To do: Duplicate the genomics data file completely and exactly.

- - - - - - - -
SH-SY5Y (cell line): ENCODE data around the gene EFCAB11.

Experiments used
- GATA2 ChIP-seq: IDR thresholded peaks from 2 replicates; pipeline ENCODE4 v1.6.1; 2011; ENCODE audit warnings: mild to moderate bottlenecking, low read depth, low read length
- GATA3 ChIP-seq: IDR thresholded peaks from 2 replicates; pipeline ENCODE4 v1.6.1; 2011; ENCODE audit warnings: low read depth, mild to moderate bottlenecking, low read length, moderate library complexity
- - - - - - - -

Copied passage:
SH-SY5Y (cell line): ENCODE data around the gene EFCAB11.

Experiments used
- GATA2 ChIP-seq: IDR thresholded peaks from 2 replicates; pipeline ENCODE4 v1.6.1; 2011; ENCODE audit warnings: mild to moderate bottlenecking, low read depth, low read length
- GATA3 ChIP-seq: IDR thresholded peaks from 2 replicates; pipeline ENCODE4 v1.6.1; 2011; ENCODE audit warnings: low read depth, mild to moderate bottlenecking, low read length, moderate library complexity